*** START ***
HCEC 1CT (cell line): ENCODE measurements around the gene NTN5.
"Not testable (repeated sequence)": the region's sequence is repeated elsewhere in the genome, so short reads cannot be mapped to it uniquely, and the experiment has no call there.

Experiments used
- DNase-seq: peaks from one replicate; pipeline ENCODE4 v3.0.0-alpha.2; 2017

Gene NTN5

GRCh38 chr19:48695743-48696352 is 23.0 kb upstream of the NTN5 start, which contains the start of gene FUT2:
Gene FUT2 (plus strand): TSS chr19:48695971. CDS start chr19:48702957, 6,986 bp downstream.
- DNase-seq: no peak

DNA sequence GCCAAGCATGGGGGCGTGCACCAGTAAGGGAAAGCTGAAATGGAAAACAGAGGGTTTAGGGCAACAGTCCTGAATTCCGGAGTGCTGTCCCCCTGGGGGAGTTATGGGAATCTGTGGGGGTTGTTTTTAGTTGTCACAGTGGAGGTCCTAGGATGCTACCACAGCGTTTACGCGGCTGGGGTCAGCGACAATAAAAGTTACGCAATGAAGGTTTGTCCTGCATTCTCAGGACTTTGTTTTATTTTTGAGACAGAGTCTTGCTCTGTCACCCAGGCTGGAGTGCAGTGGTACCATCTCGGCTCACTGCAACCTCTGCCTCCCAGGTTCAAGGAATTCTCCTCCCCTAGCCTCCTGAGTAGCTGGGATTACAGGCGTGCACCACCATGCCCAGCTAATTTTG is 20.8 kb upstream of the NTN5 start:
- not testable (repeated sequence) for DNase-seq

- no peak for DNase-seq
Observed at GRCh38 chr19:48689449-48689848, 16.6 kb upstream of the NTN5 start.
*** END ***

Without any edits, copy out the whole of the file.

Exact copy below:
HCEC 1CT (cell line): ENCODE measurements around the gene NTN5.
"Not testable (repeated sequence)": the region's sequence is repeated elsewhere in the genome, so short reads cannot be mapped to it uniquely, and the experiment has no call there.

Experiments used
- DNase-seq: peaks from one replicate; pipeline ENCODE4 v3.0.0-alpha.2; 2017

Gene NTN5

GRCh38 chr19:48695743-48696352 is 23.0 kb upstream of the NTN5 start, which contains the start of gene FUT2:
Gene FUT2 (plus strand): TSS chr19:48695971. CDS start chr19:48702957, 6,986 bp downstream.
- DNase-seq: no peak

DNA sequence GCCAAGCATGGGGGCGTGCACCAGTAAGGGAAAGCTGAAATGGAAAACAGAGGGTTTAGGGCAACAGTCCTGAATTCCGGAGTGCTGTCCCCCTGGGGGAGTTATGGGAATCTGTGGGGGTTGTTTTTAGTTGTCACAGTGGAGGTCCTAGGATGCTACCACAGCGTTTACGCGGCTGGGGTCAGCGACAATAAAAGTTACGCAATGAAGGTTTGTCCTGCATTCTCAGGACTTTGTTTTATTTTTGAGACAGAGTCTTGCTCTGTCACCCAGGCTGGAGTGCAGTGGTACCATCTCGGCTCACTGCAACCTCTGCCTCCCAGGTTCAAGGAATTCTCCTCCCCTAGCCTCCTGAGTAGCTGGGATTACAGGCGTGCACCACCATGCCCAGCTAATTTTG is 20.8 kb upstream of the NTN5 start:
- not testable (repeated sequence) for DNase-seq

- no peak for DNase-seq
Observed at GRCh38 chr19:48689449-48689848, 16.6 kb upstream of the NTN5 start.